Here is the classic galaktoboureko recipe from It’s All Greek to Me by Debbie Matenopoulos, 2014, BenBella Books.


For the Custard

  • 6 cups milk
  • 1 cup fine semolina flour
  • 1/4 teaspoon pure vanilla extract
  • 5 large eggs
  • 1 cup granulated sugar
  • 2 tablespoons unsalted butter, room temperature

For the Phyllo

  • 1 (1-pound) package phyllo dough sheets (13×18 inches), thawed
  • 1/2 cup (1 stick) unsalted butter, melted

For the Syrup

  • 2-1/2 cups granulated sugar
  • 1-1/2 cups water
  • 1″ wide slice lemon peel, 2″ long
  • 1 teaspoon freshly squeezed lemon juice


Step 1: Prep the pan

Preheat the oven to 350°F. Grease a 9 by 13-inch baking dish.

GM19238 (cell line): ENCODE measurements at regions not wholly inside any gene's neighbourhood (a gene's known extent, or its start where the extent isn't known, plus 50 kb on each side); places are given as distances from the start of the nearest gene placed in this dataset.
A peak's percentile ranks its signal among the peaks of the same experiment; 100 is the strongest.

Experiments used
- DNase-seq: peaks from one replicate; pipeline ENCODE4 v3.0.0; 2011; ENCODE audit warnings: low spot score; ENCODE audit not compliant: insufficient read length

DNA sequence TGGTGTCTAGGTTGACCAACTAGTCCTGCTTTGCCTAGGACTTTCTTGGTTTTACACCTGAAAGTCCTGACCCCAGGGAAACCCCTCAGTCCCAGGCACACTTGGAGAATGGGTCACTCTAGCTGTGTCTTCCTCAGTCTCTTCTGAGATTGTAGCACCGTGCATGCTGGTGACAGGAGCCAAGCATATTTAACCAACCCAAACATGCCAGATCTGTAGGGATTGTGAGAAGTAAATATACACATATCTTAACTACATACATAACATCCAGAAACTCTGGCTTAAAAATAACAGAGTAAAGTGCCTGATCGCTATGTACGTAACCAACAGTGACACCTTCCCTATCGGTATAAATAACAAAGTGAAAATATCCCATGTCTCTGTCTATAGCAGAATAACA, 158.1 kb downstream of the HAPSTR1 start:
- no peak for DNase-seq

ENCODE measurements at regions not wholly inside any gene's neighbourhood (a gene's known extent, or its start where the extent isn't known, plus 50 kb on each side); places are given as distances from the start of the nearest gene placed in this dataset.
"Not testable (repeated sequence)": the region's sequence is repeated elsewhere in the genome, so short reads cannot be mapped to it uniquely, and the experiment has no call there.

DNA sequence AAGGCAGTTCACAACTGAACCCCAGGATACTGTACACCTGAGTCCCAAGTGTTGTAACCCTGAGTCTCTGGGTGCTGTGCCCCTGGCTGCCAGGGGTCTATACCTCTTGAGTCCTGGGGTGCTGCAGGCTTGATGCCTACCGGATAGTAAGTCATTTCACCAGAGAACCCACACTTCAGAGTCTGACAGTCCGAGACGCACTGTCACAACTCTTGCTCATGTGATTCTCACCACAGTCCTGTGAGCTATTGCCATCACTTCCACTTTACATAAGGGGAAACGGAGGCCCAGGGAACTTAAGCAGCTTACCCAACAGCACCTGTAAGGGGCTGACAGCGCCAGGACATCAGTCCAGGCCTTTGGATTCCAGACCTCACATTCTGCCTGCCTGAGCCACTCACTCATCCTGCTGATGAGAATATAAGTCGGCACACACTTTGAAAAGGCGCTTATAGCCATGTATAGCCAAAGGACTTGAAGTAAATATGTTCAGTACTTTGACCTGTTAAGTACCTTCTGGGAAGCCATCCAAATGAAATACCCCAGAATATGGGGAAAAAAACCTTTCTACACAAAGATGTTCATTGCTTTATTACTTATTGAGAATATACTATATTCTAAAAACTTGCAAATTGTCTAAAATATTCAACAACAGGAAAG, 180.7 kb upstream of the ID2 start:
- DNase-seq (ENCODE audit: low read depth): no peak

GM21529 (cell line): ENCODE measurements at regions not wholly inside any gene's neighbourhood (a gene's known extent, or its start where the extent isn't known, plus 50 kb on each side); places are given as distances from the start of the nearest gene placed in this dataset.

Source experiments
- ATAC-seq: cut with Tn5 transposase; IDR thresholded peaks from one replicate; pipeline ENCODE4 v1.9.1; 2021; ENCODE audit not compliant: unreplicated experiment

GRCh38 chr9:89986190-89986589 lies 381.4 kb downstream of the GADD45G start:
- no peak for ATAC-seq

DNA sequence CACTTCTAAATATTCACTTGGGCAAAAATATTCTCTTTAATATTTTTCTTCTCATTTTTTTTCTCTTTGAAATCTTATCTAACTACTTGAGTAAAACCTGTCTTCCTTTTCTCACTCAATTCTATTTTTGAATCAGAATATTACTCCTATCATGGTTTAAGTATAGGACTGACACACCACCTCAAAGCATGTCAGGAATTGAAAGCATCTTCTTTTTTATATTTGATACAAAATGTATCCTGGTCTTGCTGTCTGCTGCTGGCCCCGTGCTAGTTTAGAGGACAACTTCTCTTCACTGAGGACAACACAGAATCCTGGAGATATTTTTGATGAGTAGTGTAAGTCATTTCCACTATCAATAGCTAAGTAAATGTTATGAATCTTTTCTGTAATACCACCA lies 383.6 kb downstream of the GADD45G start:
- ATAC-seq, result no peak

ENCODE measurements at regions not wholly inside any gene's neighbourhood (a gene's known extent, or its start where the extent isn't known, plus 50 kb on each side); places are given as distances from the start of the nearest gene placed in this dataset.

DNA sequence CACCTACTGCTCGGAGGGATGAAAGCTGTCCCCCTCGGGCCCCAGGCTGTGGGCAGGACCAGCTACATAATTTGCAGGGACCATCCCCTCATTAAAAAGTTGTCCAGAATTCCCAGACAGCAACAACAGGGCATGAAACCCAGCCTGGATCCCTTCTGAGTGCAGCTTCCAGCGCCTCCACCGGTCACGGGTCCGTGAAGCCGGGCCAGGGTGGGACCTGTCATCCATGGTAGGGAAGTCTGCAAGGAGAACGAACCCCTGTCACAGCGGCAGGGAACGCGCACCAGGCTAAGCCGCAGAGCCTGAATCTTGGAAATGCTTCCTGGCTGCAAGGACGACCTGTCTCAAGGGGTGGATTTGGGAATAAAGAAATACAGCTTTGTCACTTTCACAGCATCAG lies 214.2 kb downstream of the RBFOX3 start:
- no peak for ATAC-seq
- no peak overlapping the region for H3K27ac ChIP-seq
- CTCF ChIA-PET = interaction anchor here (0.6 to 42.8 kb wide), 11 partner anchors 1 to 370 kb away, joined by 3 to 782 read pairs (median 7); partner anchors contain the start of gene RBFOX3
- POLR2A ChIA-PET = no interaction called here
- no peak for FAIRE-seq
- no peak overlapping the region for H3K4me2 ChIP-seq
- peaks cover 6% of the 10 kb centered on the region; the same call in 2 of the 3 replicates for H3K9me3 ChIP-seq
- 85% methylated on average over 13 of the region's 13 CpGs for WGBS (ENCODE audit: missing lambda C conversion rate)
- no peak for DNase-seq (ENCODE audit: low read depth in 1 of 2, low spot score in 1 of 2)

Step 2: Heat the milk

In a medium saucepan, bring the milk to a simmer over medium-high heat, watching closely so that it does not boil over. Slowly stir in the semolina, and keep stirring until the mixture thickens. Stir in the vanilla, cook 1 minute more, and remove from heat.

Step 3: Make the custard

In a medium mixing bowl, whisk the eggs together with the sugar until well combined. To temper the eggs, slowly add about 1 cup of the semolina mixture to the egg mixture, whisking vigorously to avoid scrambling the eggs. When well mixed, slowly add the tempered egg mixture back into the hot semolina mixture, again stirring vigorously to avoid scrambling the eggs. Add butter, and stir until it is evenly incorporated. Set the custard aside, but stir every so often so that a skin does not develop on top.

Step 4: Roll out the phyllo